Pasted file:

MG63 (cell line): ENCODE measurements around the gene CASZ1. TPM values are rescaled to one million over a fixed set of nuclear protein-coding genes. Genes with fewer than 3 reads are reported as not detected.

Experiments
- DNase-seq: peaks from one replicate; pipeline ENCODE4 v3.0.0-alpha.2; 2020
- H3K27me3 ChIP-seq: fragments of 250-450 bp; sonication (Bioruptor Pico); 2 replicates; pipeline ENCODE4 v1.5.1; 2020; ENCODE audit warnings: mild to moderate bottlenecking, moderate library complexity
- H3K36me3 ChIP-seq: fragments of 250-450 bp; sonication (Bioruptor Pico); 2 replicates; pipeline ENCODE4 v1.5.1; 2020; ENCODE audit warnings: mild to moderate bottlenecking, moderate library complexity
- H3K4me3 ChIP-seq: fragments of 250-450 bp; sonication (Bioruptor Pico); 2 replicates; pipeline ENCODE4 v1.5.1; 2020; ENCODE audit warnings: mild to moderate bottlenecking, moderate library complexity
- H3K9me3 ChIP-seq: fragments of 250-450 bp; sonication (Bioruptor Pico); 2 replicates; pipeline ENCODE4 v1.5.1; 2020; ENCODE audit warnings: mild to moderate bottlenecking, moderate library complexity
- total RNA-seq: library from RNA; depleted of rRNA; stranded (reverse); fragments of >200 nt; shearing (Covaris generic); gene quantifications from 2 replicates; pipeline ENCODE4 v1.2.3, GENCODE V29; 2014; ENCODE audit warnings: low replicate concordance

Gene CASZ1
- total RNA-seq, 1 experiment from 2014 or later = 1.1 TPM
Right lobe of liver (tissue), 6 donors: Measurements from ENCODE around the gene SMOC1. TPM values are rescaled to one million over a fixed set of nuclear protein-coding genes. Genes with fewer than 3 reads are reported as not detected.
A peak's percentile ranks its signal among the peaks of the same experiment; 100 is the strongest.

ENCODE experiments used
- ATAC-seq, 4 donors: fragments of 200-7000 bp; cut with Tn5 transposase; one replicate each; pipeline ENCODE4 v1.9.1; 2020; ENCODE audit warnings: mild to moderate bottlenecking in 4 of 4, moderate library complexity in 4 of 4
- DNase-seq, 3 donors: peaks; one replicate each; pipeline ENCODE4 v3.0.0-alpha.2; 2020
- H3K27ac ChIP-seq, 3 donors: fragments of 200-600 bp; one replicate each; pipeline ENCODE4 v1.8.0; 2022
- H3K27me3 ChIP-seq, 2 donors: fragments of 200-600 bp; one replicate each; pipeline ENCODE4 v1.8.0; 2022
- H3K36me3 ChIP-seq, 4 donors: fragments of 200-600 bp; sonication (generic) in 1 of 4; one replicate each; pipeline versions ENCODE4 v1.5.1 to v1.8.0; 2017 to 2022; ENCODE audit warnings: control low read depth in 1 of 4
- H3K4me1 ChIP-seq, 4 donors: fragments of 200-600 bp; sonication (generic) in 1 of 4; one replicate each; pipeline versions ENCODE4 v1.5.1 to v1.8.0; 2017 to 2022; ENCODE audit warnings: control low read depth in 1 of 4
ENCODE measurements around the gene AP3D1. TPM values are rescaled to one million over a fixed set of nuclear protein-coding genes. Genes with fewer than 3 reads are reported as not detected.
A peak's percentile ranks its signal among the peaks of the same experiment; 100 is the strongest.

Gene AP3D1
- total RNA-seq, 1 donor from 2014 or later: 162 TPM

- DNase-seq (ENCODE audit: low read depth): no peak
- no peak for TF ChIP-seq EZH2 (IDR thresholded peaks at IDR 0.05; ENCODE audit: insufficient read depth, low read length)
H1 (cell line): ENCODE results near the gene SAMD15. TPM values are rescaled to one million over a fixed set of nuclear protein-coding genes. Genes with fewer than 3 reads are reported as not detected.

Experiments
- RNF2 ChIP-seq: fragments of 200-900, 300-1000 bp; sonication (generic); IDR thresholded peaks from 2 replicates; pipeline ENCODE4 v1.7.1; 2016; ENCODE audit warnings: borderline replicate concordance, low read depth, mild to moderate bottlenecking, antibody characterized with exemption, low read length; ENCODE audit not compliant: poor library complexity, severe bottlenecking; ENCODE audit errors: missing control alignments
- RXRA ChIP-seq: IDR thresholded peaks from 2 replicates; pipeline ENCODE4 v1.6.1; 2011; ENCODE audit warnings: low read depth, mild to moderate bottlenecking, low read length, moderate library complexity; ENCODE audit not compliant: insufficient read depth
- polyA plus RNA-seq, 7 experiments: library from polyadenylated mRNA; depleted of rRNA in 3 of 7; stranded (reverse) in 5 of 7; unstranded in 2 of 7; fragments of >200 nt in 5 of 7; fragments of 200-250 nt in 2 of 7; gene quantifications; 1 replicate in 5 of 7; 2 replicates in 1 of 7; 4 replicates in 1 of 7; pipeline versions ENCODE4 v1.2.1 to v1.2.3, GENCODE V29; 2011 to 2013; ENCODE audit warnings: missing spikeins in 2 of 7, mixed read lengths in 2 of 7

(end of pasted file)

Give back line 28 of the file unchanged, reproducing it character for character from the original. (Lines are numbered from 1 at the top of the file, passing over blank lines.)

- RNF2 ChIP-seq: fragments of 200-900, 300-1000 bp; sonication (generic); IDR thresholded peaks from 2 replicates; pipeline ENCODE4 v1.7.1; 2016; ENCODE audit warnings: borderline replicate concordance, low read depth, mild to moderate bottlenecking, antibody characterized with exemption, low read length; ENCODE audit not compliant: poor library complexity, severe bottlenecking; ENCODE audit errors: missing control alignments